Saturday, July 3, 2010

Dad, You'd Better Cough Up Some Money so I can go to College and Pursue my Hobby!

Wow... I wish I thought of this.  Let's start with one of my stupid anecdotal stories.  When I was 12, I was already very book smart with straight "A's."  Because my parents are immigrants, I thought I should set them straight on my plans.  One day, I said to my mother, "Are you saving money for me to go to college, because I'm going.  You know that right?"  Mom said, "SURE, I am."  Years later, my financial package said that I would have to pull out loans because my family was middle-class, not poor.  I did receive some scholarships, but it didn't cover the full amount (and I lived at home to save money).  I showed the bill for tuition to my mother, and she said, "What do you want me to do with this?  I'm done. I paid for everything until you were 18."  I thought I warned her!?

Well, apparently, another girl didn't trust her parents to do the right thing.  As part of her parents' divorce in 2004, her father, a real estate developer, agreed to pay for education costs for his three children until they were 25 years old.  The father must have been less than trustworthy, because the daughter followed up by having her dad sign a separate contract, wherein he agreed to pay for her college tuition and car insurance payments until she was 25, provided that she tried her best to get loans.  He agreed to co-sign for these loans. 

He bailed.  No surprise.  So, she sued and won! 

Dana finished up school and then filed a breach of contract lawsuit in New Haven Superior Court against her father for failing to pay for her senior year of college.
The father represented himself in a two-day trial. He argued that Dana breached their agreement by not making reasonable efforts to apply for student loans, by failing to attend classes full time and by not providing him with receipts for tuition and other school-related expenses.
Howard Soderberg also filed a counterclaim alleging that his daughter dropped courses and pocketed the refunds. He also said she spent money that was supposed to go toward textbooks on personal items.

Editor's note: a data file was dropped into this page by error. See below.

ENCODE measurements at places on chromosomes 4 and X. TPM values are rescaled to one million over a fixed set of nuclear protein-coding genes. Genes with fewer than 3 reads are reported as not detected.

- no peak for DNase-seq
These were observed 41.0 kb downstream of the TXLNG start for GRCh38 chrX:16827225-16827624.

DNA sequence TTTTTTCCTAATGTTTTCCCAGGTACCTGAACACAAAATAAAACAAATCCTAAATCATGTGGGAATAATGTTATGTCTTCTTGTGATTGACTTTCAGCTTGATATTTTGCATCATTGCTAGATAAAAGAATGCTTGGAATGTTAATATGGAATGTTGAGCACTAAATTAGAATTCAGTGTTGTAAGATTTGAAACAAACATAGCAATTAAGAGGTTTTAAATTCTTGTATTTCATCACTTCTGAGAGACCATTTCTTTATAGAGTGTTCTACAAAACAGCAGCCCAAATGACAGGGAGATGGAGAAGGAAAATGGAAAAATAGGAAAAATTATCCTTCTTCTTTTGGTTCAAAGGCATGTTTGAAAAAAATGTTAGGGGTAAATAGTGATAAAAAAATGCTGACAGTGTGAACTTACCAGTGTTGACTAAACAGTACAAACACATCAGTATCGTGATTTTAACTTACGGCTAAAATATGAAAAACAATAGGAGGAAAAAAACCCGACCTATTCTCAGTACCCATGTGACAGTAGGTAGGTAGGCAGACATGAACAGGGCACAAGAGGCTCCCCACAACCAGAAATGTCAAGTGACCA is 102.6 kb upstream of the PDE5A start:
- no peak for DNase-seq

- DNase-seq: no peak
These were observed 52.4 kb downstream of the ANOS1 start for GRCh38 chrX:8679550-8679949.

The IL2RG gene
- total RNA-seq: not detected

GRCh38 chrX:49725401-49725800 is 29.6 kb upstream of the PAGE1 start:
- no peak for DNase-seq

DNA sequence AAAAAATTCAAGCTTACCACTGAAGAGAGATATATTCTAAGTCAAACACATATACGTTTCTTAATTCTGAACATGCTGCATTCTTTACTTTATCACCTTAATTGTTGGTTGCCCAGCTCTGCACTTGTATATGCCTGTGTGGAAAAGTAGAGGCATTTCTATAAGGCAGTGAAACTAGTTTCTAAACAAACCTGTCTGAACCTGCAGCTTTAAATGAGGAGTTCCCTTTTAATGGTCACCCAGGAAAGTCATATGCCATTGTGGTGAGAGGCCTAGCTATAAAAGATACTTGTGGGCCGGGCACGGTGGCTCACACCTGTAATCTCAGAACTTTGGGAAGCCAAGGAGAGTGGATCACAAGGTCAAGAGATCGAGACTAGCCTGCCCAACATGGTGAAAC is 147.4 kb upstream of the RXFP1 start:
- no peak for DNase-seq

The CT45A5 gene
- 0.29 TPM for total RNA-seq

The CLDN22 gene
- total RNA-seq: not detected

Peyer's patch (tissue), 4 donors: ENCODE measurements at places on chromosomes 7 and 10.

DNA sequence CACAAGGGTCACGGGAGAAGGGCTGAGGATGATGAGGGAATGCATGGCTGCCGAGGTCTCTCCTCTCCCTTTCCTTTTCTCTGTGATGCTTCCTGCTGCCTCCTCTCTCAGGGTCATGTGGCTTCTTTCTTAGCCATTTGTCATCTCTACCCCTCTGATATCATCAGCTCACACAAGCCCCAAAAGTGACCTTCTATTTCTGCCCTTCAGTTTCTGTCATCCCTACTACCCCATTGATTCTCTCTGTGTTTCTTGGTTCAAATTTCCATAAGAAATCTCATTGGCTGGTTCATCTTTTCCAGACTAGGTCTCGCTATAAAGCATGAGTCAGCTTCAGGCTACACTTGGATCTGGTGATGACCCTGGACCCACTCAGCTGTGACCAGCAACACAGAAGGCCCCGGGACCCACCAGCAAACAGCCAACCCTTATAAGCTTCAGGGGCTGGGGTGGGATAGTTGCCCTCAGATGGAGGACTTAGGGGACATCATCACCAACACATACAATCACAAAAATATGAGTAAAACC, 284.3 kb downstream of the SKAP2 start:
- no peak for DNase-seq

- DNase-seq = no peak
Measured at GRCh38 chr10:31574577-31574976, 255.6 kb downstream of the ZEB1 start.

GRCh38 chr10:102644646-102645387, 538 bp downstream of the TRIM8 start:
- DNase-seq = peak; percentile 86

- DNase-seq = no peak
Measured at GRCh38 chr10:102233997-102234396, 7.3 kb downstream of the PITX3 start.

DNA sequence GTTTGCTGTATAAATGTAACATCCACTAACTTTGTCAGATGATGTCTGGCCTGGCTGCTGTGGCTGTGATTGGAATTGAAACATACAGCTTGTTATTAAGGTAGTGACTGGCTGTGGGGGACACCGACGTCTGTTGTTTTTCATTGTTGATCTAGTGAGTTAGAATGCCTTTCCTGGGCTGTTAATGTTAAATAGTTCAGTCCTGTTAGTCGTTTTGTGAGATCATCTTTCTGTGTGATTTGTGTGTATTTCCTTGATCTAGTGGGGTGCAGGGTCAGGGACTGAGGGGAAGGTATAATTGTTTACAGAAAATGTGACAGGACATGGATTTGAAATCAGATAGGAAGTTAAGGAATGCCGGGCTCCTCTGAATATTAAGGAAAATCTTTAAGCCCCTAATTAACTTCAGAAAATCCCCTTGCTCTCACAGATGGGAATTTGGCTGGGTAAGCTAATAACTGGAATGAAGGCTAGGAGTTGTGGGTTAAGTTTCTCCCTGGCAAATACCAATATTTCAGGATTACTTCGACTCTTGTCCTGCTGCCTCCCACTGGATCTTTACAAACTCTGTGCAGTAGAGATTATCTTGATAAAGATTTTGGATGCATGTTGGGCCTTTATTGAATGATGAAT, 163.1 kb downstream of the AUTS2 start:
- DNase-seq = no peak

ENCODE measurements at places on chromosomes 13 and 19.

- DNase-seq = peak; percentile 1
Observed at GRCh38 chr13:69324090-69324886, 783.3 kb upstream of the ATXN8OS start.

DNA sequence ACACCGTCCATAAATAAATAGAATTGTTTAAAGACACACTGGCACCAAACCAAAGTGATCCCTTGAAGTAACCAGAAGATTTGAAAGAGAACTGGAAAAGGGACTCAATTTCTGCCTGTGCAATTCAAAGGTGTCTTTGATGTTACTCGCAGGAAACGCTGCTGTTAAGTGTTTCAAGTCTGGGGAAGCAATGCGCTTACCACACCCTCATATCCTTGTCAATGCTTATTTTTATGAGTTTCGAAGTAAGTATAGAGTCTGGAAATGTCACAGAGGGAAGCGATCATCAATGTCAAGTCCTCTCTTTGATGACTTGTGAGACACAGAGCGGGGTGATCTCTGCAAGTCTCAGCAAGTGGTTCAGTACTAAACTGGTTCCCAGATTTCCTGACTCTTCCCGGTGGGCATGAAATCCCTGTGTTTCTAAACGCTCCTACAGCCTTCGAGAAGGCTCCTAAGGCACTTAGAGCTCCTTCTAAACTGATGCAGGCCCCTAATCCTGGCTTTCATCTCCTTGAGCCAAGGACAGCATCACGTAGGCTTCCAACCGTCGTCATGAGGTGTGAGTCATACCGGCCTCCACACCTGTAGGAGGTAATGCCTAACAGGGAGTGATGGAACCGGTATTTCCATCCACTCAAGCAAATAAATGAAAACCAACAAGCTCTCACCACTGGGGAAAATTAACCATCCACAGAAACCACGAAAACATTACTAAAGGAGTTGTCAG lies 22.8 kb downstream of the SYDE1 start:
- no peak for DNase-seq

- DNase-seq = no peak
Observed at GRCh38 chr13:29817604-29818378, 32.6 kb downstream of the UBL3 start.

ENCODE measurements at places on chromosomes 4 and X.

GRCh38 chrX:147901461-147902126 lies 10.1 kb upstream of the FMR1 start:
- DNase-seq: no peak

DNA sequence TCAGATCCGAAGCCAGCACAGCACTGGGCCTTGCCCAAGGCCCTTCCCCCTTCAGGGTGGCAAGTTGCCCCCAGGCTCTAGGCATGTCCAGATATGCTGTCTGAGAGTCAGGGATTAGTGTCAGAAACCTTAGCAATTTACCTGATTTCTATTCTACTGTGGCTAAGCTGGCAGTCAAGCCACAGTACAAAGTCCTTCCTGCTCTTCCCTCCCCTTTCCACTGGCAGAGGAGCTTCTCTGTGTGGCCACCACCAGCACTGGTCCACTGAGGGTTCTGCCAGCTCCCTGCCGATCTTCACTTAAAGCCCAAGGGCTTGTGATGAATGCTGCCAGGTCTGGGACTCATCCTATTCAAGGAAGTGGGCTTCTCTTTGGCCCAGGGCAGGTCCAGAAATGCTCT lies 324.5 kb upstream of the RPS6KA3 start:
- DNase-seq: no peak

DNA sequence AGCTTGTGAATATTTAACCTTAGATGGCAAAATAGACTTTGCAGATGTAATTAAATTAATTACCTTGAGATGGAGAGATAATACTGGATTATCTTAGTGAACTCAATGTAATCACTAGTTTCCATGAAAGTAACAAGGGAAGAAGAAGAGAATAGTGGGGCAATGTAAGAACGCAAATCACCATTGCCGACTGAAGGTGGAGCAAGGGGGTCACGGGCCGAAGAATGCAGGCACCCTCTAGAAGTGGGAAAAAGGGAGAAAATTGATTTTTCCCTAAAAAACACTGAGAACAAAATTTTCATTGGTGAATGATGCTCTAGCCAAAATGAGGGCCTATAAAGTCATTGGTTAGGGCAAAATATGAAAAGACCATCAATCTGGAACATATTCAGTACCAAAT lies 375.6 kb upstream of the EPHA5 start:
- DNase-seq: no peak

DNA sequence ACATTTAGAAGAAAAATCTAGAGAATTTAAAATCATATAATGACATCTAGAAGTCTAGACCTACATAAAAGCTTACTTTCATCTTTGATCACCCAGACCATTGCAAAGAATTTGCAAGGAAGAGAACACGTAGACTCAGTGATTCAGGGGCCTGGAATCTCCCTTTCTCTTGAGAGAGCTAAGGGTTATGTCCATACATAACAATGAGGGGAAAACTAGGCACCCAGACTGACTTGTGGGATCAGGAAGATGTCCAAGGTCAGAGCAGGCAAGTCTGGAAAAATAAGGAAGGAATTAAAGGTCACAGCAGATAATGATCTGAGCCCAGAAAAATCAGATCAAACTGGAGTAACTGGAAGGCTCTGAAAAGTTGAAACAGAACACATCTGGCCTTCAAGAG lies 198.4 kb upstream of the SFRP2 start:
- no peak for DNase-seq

Attorney Berman said Dana was an art major and needed expensive art supplies for her classes. She said her father was typically late in making tuition payments, which often forced Dana to drop out of certain classes.
Judge Trial Referee William L. Hadden Jr. issued a written opinion earlier this month, ruling that father and daughter had a legitimate contract, that Dana proved to be the more credible party in the lawsuit, and that the father had breached the agreement.
"The plaintiff has proven that she has performed all of her obligations as set forth …" wrote Hadden. "The defendants have failed to prove the claims set forth in their special defenses and in Howard's counterclaim."
Berman said damages totaled around $47,000, including the loan, interest, attorney fees and missed car insurance payments. Berman did not anticipate an appeal.
So, I think this girl's vengeance is misguided.  Why did one year of tuition cost so much for an art major? 
Why not sue Southern Connecticut State for being so damn expensive.  Unreal.  Her father should have counter sued for her pursuing a bullshit major.


  1. Any man that gets married deserves to get fucked in family court. As bad as the law school scam is, nobody hides all the divorce settlements and divorce numbers. Everyone knows the divorce rate is high and men are the ones that usually pay.

    I have no sympathy for this douche.

  2. Please, you want to start micromanaging what your kids pick for majors maybe you should just deny any kind of civil rights to ANYONE! How about no more breeding & just getting robots instead? When you see someone in your immediate family die at a young age, then you can preach to me about the virtues of making a ton of money to support yourself while hating your life more & more each day.